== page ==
Most Wanted Mexican Drug Lord Captured (VIDEO)
Feb 23, 2014 09:25 PM EST
The seizure of a phone belonging to the son of Joaquin "Shorty" Guzmans deputy at the U.S.-Mexico border was an important break in the operation that led to the drug lord's capture, a senior U.S. law enforcement official said on Sunday, according to the Associated Press.
Guzman, who long ran the feared Sinaloa Cartel and was Mexico's most wanted criminal, was caught on Saturday in his native northwestern state of Sinaloa with help from U.S. agents, the AP reported.
It was a major victory for the Mexican government in its fight against powerful drug gangs and for the cause of cooperation between Mexican and U.S. security forces, according to the AP.
The phone that helped lead to Guzman's downfall belonged to the son of his deputy, Ismael "El Mayo" Zambada, who could now be in line to take over from his boss, the AP reported.
The break came when Zambada's son, Serafin Zambada-Ortiz, was arrested in November trying to cross the border from Mexico into the United States, where he faced sealed drug charges, according to the AP.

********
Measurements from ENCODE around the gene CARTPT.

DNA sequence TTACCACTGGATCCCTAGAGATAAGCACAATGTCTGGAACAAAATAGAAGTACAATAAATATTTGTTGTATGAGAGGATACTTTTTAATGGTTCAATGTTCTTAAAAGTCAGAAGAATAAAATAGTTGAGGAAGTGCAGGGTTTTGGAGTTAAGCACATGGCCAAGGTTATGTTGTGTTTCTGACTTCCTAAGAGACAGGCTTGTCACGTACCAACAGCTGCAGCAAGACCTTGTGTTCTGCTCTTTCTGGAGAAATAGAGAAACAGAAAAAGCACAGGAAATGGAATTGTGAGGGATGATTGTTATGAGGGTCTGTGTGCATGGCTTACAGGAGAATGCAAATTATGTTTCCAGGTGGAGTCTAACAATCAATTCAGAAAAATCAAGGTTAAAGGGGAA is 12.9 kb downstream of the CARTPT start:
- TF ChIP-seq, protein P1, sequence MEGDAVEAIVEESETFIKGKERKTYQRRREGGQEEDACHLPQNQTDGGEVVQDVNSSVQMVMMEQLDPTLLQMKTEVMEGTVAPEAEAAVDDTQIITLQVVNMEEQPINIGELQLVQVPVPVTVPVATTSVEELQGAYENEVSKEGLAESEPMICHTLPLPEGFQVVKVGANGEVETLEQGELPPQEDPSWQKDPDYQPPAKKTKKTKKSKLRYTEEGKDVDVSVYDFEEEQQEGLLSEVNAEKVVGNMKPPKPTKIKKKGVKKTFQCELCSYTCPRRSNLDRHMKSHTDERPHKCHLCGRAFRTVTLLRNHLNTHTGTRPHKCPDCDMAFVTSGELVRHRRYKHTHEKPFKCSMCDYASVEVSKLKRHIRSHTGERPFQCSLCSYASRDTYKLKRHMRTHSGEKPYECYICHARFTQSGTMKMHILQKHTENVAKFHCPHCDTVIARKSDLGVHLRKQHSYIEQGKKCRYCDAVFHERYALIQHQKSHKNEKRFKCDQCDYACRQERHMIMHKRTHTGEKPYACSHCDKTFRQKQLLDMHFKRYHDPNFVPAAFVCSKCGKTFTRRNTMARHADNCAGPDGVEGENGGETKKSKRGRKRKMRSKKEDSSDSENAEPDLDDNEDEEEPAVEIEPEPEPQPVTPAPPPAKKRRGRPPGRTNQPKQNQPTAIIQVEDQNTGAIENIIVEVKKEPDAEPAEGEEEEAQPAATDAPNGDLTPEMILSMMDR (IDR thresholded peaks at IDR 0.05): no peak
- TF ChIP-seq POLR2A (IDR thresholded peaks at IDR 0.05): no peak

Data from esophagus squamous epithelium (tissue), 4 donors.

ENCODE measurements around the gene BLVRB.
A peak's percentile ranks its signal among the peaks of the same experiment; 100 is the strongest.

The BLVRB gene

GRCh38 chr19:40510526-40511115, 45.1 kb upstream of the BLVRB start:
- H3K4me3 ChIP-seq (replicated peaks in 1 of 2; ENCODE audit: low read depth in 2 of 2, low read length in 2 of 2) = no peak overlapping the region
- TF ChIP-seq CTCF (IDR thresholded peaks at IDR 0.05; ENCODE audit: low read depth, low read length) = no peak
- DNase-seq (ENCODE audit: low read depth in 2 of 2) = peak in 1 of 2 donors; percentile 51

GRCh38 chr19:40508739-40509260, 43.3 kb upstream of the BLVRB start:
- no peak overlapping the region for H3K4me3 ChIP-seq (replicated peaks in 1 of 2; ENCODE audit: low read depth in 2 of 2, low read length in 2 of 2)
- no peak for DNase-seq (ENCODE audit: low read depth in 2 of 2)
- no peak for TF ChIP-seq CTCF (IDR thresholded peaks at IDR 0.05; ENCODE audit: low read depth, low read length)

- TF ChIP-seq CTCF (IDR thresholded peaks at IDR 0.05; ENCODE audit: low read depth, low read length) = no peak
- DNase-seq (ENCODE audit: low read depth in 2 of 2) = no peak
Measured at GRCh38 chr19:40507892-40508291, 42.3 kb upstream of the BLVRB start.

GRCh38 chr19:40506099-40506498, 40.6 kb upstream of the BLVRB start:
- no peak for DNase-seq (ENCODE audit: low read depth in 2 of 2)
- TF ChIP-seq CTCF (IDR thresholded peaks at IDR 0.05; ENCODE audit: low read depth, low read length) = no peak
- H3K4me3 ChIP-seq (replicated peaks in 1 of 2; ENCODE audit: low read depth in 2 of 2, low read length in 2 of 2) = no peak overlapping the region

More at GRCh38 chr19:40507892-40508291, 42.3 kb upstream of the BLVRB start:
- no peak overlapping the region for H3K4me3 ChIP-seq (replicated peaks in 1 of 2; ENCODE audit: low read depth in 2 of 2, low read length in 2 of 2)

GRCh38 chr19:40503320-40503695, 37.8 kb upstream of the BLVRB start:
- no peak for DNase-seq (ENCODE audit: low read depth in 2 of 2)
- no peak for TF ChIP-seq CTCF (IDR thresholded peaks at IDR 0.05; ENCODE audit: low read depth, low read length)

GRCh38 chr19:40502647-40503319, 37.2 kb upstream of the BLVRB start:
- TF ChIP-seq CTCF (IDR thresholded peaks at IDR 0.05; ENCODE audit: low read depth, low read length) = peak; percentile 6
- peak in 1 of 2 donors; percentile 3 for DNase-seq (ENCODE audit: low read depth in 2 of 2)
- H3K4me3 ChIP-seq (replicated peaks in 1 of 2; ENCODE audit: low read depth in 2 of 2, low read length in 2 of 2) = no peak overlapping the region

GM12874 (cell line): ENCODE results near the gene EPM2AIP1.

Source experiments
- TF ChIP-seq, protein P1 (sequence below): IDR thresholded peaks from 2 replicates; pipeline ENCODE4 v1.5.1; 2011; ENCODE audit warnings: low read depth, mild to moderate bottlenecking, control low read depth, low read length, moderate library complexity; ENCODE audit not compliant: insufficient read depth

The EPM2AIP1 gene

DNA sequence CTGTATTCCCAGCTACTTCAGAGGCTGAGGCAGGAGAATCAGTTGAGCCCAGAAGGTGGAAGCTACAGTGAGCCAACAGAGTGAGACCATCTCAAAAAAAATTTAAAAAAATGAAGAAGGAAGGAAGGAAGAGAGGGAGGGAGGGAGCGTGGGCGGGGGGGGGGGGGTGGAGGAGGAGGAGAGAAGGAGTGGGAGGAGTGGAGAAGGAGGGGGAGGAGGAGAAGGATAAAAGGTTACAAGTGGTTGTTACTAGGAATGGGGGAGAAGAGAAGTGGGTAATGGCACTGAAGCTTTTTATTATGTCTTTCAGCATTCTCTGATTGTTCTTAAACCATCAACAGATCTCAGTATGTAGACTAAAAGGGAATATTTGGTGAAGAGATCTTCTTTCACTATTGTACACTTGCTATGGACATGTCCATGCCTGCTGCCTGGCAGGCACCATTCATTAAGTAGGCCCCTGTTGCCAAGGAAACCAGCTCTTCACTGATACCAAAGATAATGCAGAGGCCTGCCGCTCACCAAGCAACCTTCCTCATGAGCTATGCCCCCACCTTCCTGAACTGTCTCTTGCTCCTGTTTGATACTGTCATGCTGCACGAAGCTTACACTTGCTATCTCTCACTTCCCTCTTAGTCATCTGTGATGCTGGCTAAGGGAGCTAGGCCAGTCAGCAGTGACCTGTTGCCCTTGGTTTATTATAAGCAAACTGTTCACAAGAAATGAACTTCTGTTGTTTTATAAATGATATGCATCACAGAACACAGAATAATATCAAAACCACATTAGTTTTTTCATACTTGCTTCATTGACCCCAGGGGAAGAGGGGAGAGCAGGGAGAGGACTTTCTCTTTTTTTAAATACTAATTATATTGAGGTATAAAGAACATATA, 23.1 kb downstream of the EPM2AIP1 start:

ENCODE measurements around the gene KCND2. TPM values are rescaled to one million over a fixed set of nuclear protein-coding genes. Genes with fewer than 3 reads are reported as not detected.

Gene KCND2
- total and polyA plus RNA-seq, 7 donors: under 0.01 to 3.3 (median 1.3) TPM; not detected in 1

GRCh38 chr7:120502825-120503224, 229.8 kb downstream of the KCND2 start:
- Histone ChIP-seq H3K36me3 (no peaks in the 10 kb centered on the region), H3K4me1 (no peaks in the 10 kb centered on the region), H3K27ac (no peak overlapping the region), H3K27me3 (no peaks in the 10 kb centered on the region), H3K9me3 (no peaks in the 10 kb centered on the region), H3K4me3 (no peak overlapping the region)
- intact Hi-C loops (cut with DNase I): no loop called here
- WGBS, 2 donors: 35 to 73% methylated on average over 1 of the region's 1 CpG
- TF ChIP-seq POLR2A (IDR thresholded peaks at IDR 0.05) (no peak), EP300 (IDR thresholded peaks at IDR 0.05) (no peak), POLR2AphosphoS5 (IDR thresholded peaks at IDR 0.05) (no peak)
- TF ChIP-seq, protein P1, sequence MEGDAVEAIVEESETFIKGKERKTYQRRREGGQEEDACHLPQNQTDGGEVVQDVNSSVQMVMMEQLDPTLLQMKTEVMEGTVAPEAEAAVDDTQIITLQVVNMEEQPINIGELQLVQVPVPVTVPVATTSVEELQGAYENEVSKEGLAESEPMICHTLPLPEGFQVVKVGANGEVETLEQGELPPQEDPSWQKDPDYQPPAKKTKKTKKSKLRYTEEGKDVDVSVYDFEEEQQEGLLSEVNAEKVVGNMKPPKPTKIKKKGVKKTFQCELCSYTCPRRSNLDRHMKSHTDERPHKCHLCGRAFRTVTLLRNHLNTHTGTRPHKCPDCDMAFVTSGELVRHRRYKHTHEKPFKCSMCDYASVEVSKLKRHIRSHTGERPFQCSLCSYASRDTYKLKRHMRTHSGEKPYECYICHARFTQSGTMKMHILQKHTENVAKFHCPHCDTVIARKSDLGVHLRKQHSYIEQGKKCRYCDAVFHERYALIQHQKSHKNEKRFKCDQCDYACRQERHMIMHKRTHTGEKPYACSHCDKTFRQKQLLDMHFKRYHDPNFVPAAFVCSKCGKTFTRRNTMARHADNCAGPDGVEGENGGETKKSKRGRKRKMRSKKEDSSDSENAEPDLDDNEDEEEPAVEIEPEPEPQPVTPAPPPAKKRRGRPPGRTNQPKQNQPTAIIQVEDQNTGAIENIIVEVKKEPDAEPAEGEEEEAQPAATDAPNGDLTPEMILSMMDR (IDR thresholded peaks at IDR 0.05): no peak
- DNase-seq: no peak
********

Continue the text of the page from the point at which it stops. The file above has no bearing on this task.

"This was one of several important turning points. But it was critical," the official said, the AP reported.
U.S. prosecutors said on Sunday they plan to seek the extradition of Guzman to face trial in the United States, according to the AP.
Robert Nardoza, a spokesman for the U.S. Attorney's office in Brooklyn, New York, said his office would request Guzman's extradition to face a variety of charges, the AP reported.
Sensitivities over the issue could mean he is more likely to face justice first in Mexico, where he still has an outstanding term to finish, according to the AP. He broke out of prison, reportedly in a laundry cart, in 2001.
The United States had a $5 million bounty on Guzman's head, the AP reported. His cartel has smuggled billions of dollars worth of cocaine, marijuana and methamphetamine into the United States, and fought vicious turf wars with other gangs across Mexico.
A spokesman for the Mexican attorney general's office declined to comment on the extradition request. President Enrique Pena Nieto's office also declined to comment, the AP reported.
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